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The Runaway Rice Cake Hardcover – January 1, 2001
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Ying Chang Compestine's tale of compassion and generosity teaches a valuable, perennially fresh message. Tungwai Chau's acrylic paintings of the family celebrating their most important holiday are rich with details of traditional Chinese life. A note about the Chinese New Year includes recipes for nián-gäo, the good-luck cake that is said to bring safety and fortune to the entire family all year long. (Ages 5 to 8) --Emilie Coulter
From School Library Journal
K-Gr 4-A tale of tenderness and sharing. It is Chinese New Year's Eve, and the Chang family is preparing to celebrate the holiday. Although they have very little food, they have enough rice flour to make one New Year's rice cake. However, when the ni n-gao is cooked, it comes to life, pops out of the pan, and leads the Changs on a merry chase through the village. The errant cake is finally caught after it collides with an old woman and knocks her to the ground. When the family discovers that she hasn't eaten for several days, the youngest son suggests that they share the cake with her. Their generosity is later rewarded, as several villagers bearing gifts of food arrive at the Chang house. Magically, more and more food appears on the table, until there is enough for everyone to eat. Figurative drawings, while reminiscent of the art in various retellings of "The Gingerbread Boy," have a softer and more whimsical nature. Each page combines a vibrancy of color with more muted background tones. A brief pronunciation guide, along with information about the New Year and two recipes, extends the story. A welcome addition to stories such as Karen Chinn's Sam and the Lucky Money (Lee & Low, 1995) and Leo Politi's classic Moy Moy (Scribner, 1960; o.p.), which highlight other aspects of this holiday.-Tina Hudak, St. Bernard's School, Riverdale, MD
Copyright 2001 Cahners Business Information, Inc.
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Top Customer Reviews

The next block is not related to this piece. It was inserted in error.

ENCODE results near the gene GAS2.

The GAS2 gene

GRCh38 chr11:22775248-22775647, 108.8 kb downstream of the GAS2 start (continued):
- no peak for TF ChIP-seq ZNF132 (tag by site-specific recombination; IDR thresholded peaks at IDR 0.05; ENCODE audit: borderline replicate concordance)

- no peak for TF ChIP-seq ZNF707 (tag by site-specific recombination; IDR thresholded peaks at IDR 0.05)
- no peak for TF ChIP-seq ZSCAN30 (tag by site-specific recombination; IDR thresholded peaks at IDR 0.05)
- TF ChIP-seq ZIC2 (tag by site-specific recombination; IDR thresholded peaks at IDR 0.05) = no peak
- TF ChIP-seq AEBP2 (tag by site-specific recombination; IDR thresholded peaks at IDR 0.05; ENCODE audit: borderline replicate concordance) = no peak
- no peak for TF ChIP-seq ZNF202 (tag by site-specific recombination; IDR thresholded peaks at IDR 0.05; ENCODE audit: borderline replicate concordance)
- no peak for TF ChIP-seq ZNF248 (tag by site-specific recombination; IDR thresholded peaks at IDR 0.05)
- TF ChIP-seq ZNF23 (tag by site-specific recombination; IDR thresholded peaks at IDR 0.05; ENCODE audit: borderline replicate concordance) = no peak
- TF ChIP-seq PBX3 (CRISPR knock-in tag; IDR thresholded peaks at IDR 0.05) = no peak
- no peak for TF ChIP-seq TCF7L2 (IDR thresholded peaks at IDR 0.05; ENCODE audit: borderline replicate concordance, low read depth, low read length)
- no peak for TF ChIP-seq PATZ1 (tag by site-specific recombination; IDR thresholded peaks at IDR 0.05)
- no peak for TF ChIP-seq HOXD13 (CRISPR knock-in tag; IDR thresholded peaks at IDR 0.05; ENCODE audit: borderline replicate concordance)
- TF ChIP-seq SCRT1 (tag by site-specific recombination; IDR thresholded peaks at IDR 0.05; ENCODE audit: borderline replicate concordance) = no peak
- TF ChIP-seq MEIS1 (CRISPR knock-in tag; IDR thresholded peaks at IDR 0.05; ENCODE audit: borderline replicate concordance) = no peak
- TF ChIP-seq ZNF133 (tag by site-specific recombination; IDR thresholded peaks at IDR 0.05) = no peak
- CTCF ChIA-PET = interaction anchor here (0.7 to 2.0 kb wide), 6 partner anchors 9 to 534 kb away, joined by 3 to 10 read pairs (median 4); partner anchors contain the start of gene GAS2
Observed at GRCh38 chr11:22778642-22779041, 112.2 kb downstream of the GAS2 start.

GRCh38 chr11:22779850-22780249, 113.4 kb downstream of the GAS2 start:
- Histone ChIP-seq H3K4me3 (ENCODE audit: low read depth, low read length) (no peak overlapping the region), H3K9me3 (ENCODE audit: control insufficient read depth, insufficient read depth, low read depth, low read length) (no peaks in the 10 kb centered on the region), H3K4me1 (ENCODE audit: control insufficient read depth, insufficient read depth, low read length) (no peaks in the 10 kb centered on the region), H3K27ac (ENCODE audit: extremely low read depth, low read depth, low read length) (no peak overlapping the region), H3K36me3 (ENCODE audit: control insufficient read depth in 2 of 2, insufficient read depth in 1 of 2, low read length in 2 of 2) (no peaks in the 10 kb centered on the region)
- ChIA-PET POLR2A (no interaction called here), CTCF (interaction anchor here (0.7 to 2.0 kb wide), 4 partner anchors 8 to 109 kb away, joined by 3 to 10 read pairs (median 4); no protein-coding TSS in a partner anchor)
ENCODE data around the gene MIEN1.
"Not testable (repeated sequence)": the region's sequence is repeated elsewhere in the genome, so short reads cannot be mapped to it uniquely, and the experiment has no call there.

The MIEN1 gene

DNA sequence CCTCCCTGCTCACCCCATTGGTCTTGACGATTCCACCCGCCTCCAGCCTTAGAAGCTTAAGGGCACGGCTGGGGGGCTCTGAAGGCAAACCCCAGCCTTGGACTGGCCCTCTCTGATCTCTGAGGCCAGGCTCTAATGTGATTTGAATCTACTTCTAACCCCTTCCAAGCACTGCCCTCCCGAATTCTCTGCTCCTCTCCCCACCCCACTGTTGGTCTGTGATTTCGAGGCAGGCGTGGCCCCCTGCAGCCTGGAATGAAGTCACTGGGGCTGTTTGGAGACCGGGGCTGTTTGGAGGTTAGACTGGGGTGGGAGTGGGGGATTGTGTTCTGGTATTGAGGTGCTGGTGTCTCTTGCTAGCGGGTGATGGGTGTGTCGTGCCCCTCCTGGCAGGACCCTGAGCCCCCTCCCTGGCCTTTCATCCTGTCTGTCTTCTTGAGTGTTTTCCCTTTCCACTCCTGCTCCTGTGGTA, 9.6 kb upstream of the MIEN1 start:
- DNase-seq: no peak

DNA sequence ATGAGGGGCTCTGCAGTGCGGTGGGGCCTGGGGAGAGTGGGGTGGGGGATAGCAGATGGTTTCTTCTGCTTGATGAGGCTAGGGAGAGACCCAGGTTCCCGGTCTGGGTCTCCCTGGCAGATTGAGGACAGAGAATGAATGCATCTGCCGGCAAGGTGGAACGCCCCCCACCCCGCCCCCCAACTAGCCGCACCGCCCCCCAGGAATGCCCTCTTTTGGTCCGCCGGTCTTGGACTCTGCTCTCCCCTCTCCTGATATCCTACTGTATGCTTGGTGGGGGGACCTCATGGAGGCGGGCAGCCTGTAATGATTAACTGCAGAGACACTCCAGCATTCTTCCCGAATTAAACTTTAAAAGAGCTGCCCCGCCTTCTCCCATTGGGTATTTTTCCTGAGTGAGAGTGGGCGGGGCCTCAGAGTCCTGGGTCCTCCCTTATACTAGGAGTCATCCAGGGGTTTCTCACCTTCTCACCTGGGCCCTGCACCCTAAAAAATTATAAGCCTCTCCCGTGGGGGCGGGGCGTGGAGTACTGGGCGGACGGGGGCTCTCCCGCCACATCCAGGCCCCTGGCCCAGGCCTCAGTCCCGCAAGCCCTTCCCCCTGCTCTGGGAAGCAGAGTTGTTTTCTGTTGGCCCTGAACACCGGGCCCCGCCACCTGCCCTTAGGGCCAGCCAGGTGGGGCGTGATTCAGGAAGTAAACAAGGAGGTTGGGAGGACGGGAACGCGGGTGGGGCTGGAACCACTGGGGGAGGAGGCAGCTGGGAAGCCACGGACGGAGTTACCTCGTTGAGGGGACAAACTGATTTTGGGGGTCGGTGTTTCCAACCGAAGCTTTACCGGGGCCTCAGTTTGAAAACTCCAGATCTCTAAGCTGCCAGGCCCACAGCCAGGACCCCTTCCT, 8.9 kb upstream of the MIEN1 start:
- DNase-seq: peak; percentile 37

In the tradition of other great storytellers, Ying Chang Compestine begins her tale, Runaway Rice Cake, with the introducer, "It all happened one Chinese New Year's Eve." Compestine then serves up more than just rice cakes; she gives young readers whimsy, adventure, magic, family fun, language, rhyme, a geography lesson, and an easy-to-handle moral to cap it off. All in the space of 30 beautifully illustrated pages. A father, mother, and three sons in old China are set to enjoy the Chinese New Year. The mother cooks them a special seasonal treat, a rice cake, with the remaining flour in the cupboard. When she pronounces it done, they stand ready to share it. But wait - the nian-gao (rice cake in Chinese) suddenly comes to life and bolts for the door. The boys, with mother and father in tow, chase it through farmyards, markets, a celebration, and the village center. The chase finally ends when the runaway rice cake bumps into a "grandmother," an old woman in the town. She has not eaten for days and Da, the youngest, offers to share the prize cake with her. In her hunger she accidentally devours the whole thing and embarrasses herself in the process. When the family arrives home, villagers have heard of their plight and are waiting with baked buns, dumplings, and oranges, and magically empty bowls are transformed into full ones of noodles, fish, vegetables, and rice. What makes this such a great story is that it arrives in layers: first the tale, then the magic and whimsy, then the language and geography, then the lesson. Young readers are innately curious about children and customs in other lands, but they want the information on kid level. Compestine's book delivers that along with a nice helping of fun.Read more ›
lifted the cover off the rice cake ran away from the fisherman,
a neighboor and the dragon. But they still coudn't get the rice cake. Xavier S.
See my other reviews of Chinese New Year themed kids' books on my blog - www(dot)myoverthinking(dot)com - look for the post dated January 25, 2012
Most Recent Customer Reviews
Nice book for reading to kids about the tradition of Chinese New Year.Published 2 months ago by Joyce Elliott
I do not understand how readers can enjoy this book at all. I find it utterly boring, without any wit nor creativity that will capture my kids' (aged 4 & 8) attention or interest. Read morePublished 18 months ago by SL
The Runaway Rice Cake is very similar to the runaway gingerbread man. I just love this version though because it's a little different and funnier with a good moral to it.Published on May 13, 2012 by Amanda
I bought this for an ongoing compare and contrast lesson for my first graders. We've been reading various versions of the story of the Gingerbread Boy and then discussing how they... Read morePublished on January 21, 2010 by Wendy
we loaned this book from library, and it fascinated my 3 yr old. It's a typical Asian morality story, but with vivid characters and country theme illustrations. Read morePublished on February 3, 2008 by Angie Fox
This is a variant of the gingerbread man. It also has magic and a moral. My older daughter, 6 enjoyed this and took it to school.Published on February 23, 2006 by Susan Morris-Jackson
First, let me say that we own many children's books that represent Chinese culture, particularly since my husband is Chinese. Read morePublished on August 11, 2005 by professor s